This department aspires to be a leading department in petroleum engineering. The department has research as a main focus for its future, and boasts capabilities not readily available in world class departments.
The department houses a modern core flooding high pressure, high temperature laboratory which is able to obtain seismic and resistivity measurements while flooding reservoir cores with three phase fluids. Such a facility with this geophysical capability is very unique.
It also has a true triaxial stress cell pressure facility for testing what happens to the stress field in blocks of sedimentary rock when fluid pressure varies. This capability is very unique.
Hydrocarbon Phase Behaviour
Pressure/Volume/Temperatures (PVT) and phase behaviour analysis of normal reservoir fluids is a routine activity. The same is true for gas-oil and water-oil relative permeability analysis, capillary pressures etc. of normal sandstone type rocks.
Special Core Analysis
Instead of conventional gas or water floods, an increasing number of reservoirs are coming under water alternating gas (WAG) floods. It is under these conditions the three-phase relative permeabilities assume the greatest importance. Considering the current literature, the three-phase relative permeability data appears to be scarce. Similarly, the models available to determine the three-phase relative permeabilities from two-phase data have drawbacks. Therefore, there exists a need to accurately measure and model three-phase relative permeability data for utilization in WAG applications. Similarly, the potential of X-ray CT scanning in SCAL also needs to be exploited.
There are several avenues of research in this area:
- Three phase behaviour in thin oil rims underlying large gas caps.
- Investigation of the build up and mobilisation of condensate banks in retrograde reservoirs.
- Permeability reduction in oil reservoirs containing asphaltenes (what conditions cause the oil to move outside the asphaltene depositional envelope, ADE, can asphaltenes go back into solution in porous media etc).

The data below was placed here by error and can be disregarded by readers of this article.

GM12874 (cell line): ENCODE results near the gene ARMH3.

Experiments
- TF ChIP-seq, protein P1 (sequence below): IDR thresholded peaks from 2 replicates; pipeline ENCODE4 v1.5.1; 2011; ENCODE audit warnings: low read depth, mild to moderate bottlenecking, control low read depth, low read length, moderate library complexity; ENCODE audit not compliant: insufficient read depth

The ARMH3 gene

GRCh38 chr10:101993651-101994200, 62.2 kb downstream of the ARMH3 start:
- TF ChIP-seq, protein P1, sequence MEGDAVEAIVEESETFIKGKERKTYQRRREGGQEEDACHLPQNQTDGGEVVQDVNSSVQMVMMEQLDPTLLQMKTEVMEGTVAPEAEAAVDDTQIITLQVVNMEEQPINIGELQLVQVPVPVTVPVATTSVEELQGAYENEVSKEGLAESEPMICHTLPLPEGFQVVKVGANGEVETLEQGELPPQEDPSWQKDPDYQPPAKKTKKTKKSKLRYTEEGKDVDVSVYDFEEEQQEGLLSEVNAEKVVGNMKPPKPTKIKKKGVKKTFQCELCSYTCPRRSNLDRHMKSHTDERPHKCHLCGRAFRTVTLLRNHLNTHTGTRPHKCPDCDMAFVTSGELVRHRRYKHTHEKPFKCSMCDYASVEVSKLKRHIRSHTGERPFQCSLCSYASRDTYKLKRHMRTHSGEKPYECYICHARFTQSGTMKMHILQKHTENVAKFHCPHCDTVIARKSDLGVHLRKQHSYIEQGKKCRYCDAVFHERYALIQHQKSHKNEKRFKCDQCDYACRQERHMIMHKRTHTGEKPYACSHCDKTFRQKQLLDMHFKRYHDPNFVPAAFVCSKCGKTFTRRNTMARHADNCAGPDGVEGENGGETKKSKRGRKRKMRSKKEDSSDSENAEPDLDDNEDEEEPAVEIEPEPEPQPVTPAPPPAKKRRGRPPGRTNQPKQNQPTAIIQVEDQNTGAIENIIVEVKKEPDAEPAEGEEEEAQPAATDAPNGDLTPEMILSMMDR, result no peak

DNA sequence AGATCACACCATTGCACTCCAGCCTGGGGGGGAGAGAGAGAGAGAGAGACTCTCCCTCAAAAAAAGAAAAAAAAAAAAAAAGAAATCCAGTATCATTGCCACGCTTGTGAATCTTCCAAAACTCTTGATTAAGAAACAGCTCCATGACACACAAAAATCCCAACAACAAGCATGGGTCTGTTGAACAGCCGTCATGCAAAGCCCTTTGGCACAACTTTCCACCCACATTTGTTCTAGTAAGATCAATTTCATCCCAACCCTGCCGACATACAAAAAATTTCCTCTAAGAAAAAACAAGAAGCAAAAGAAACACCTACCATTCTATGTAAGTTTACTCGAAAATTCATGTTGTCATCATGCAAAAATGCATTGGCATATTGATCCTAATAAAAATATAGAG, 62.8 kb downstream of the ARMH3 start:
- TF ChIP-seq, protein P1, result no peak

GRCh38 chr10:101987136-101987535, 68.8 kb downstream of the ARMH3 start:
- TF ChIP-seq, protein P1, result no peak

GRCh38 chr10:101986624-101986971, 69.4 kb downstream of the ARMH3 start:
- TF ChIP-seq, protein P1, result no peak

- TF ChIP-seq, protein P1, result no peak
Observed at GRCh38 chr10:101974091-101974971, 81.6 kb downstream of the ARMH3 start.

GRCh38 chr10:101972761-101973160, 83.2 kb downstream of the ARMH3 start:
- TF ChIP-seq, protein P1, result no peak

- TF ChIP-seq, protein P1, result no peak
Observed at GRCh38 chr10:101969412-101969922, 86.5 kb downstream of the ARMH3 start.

Hydraulic unitisation is generally used to predict permeability and Sw (therefore Sh) distribution on a point-by-point basis in drilled wells using well logs as the principle correlative factor. There is scope to develop hydraulic unitisation field wide, for integration with the geological model, using other correlative parameters with larger scales of investigation – seismic attributes for example.
The Department is a member of the Deep Exploration Technologies Cooperative Research Centre (DET CRC). The goal of DET CRC is develop new drilling technologies to both reduce the cost of drilling and to develop new technologies to allow sensing of geological ore bodies during the drilling process- thereby optimising the data collection process.
Assoc Professsor Jorge Sampaio is working on applying oil field technologies to hard rock drilling, by reducing the diameter of the hole drilled through use of technologies such as down-hole motors, coiled tubing, and behind-the-bit sensors. Ideally the industry would like to drill deep holes, using a bit which is steerable and a drill string which sensors the changes in geology as the hole progresses. In the event that an ore body is detected, in the future it may become feasible to drill a side-track borehole and hence, multilateral drill holes into the ore body. Data would be sampled, analysed and transmitted up-hole so that the drill bit only needs to enter a hole once, to obtain a three dimensional representation of the rock properties and the ore body shape.
The Department has expertise in Formation Evaluation and is keen to develop research projects in the following subjects:
- Petrophysical evaluation of hydrocarbon reservoirs
- CO2 saturation monitoring from time-lapse CO2 wireline logging
- Application of image analysis technique for pore network modelling
- Acquisition and evaluation of Archie factors (m & a) for complex reservoirs
- Rock mechanical properties prediction from log data using multi-regression and artificial neural networks methods
- Application of Expert Systems (Artificial Neural Networks, Fuzzy Logic, Committee Machine) for petrophysical parameters prediction, rock type/facies identification and synthesising missing logs
- Shear wave velocity estimation from conventional wire-line logs using artificial neural networks.
Curtin has established links with other universities to assist their education and research possibilities. We are negotiating to share teaching with the University of New South Wales, Adelaide University and the University of Western Australia in the future, as part of a shared teaching program through the Petroleum Engineering Australia initiative.
In addition to teaching other universities in Australia, we presently teach Masters students from the Institute of Technology, Bandung, Indonesia (ITB). These students come to Curtin to learn advanced topics in Production Technology, Drilling Engineering, Advanced Reservoir Engineering and Stimulation and Intervention Operations, as part of an agreement with Pertamina (the national oil company of Indonesia) to help train their future staff in petroleum engineering. These students attend the same class as our local students, and do all of the same assignments as M Pet Eng students. However, their projects are co-supervised with staff from ITB.